Star Citizen Preview Star Citizen Preview

Star Citizen Preview

Developer: Roberts Space Industries
Publisher: Roberts Space Industries
Platform: PC
Release: TBA

Star Citizen is a cult phenomenon and it isn't even out yet. Its impossible-seeming ambition, combined with its astonishingly successful crowd-funding campaign has made it the cause of many raised eyebrows and the butt of more than a few jokes. There has even been the odd accusation thrown Chris Roberts' way that his motives for amassing such a huge amount of money before the game has been made may not be entirely honourable.

It's certainly true that Roberts Space Industries are flusher than a menopausal toilet, and it's equally true that, right now, there isn't much game available for the $100-odd million which the studio has accrued. But I've spent the last week dipping in and out of what is currently on offer, and I must say I've had a genuinely excellent time. There are some problems and a lot of work left to do, but there's also the embryo of a seriously good space game there.

Star Citizen Preview Star Citizen Preview

That said, it is somewhat difficult to gauge how the final Star Citizen experience will hang together right now. The base game is divided into several components, including the single-player campaign named Squadron 42, and the persistent online universe that forms the meat of Star Citizen itself. On top of that, the currently available playable build is also split into two parts. There's a small chunk of galaxy that contains most of 2.0's spacey-fun times, while an open-city is available to explore in a separate instance.

Being unfamiliar with the game's fiction and unable to parse the names of locations which could equally belong to PC peripheral hardware, I ended up doing the city bit first, which at present is little more than a shell. It is an extraordinarily pretty shell, however, a sun-drenched, browny-red metropolis that falls somewhere between Star Wars and Blade Runner in its depiction of an interstellar civilisation. The plated metal streets, walkways and gantries are lined with towering structures and dazzling holographic displays, while the skies are abuzz with long lines of space-traffic.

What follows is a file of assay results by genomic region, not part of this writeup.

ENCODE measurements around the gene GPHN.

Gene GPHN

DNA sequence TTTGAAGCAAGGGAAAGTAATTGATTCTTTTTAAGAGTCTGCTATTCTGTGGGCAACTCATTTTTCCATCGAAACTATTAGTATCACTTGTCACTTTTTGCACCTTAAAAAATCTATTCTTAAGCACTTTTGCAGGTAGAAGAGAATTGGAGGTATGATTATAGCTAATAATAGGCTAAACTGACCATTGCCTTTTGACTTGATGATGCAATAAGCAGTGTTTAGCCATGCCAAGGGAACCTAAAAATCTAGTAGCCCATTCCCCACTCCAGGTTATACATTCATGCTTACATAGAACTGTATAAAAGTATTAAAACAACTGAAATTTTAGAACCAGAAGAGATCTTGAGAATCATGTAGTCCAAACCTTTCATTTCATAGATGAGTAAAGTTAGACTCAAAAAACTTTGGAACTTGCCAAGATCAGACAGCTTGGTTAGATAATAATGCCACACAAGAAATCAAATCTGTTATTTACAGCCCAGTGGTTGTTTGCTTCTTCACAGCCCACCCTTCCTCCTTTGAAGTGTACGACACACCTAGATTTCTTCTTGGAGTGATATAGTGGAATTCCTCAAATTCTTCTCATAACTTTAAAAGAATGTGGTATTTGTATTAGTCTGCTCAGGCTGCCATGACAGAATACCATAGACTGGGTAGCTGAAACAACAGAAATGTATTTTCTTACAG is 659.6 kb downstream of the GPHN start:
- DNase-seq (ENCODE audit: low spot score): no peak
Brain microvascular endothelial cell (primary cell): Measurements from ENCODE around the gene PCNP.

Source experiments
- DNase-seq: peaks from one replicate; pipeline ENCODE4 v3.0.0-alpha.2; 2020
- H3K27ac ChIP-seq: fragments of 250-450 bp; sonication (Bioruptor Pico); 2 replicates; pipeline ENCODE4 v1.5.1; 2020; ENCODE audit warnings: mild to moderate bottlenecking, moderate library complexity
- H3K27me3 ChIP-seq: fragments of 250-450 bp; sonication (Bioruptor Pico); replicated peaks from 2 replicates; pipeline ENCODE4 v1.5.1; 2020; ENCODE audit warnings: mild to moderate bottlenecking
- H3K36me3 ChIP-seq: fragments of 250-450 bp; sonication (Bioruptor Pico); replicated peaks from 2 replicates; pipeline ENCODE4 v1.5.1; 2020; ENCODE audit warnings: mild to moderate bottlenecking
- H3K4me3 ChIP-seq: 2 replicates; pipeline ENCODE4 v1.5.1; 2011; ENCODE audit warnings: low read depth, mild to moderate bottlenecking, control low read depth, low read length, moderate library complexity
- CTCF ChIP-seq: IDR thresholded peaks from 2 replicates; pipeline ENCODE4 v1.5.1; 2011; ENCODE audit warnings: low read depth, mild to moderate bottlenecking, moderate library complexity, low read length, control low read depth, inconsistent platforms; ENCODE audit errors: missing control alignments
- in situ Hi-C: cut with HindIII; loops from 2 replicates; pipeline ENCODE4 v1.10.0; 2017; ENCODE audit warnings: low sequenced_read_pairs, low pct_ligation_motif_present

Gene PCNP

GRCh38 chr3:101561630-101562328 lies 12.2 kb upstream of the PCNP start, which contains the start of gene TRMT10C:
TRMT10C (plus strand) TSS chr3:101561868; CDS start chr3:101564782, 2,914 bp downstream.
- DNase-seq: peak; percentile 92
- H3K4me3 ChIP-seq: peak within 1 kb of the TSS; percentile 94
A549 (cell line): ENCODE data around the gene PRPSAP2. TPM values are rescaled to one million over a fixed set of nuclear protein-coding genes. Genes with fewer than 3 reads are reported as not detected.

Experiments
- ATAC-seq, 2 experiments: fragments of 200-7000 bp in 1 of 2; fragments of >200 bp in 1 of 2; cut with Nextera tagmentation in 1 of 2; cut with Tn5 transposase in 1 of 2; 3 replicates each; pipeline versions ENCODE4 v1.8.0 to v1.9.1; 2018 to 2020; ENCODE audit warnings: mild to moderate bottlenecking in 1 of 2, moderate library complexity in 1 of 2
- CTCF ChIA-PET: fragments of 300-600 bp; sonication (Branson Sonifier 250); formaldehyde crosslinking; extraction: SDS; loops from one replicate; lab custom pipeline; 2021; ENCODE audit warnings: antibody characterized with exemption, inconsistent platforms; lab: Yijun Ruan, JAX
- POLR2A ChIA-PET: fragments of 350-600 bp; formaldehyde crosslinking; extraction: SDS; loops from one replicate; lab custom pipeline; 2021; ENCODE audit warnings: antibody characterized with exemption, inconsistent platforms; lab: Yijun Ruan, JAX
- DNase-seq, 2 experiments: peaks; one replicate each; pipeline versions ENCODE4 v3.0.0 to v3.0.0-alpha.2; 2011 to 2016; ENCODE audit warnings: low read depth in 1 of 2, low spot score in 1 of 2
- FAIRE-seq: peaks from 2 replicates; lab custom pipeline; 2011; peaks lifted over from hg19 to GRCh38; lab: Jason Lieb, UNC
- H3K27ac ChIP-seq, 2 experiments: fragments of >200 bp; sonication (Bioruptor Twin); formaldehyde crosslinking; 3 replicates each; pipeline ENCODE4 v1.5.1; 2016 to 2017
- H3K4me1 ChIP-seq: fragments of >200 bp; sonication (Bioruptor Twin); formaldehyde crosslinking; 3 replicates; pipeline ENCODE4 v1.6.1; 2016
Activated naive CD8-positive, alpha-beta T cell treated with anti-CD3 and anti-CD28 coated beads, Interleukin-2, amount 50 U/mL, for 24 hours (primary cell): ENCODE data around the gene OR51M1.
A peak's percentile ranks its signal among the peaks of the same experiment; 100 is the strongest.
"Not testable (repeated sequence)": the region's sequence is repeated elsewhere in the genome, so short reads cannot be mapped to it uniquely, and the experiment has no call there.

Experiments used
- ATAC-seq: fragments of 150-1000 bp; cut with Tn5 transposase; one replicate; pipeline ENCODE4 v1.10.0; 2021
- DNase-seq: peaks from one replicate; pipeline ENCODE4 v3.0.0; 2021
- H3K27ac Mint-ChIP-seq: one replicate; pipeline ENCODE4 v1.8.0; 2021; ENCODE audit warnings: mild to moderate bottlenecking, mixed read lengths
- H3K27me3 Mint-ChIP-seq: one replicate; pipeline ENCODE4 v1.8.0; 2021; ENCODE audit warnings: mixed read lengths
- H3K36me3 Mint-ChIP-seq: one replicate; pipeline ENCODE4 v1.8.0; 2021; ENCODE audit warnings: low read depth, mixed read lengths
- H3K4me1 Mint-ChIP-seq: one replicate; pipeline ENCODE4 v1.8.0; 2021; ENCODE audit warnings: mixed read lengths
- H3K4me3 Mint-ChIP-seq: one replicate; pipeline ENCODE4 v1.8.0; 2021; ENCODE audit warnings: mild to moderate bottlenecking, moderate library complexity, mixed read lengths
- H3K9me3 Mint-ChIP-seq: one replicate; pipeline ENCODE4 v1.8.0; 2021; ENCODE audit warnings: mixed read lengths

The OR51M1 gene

Star Citizen Preview Star Citizen Preview

Even now, it's fairly clear how this hub-area will work. There's a gun store for purchasing weapons, a medical ward for healing, a bar that will no doubt offer a place to socialise with other players and pick up the odd side-mission, and a couple of faction buildings that will probably provide a career path for players. In terms of size it's reminiscent of a town from one of Bethesda's games, only with dozens of identical players bumbling around in it. As of now, however, none of this stuff actually functions. All it offers is an opportunity to gawp at its splendid cyberpunk vistas.

I'm also a tad concerned by how the on-foot part of the game feels. Star Citizen is equal parts space-sim and FPS, and currently, the basic running around feels rather floaty, as if the avatar's head is only tangentially attached to its body. I must confess to being surprised at the developers' adoption of the CryENGINE as the basis for such a massive game. While CryENGINE can certainly deliver from a visual perspective, performance-wise it's quite ungainly, and a tricky-tool to wield effectively.

Star Citizen Preview Star Citizen Preview

Anyway, after pootling around the city for a bit, I switched to the other part of the game, which offers what amounts to a playable 'vertical slice' of what the developers hope to offer in the final version. There's not a massive amount on offer, but what's there is pretty damned enjoyable.
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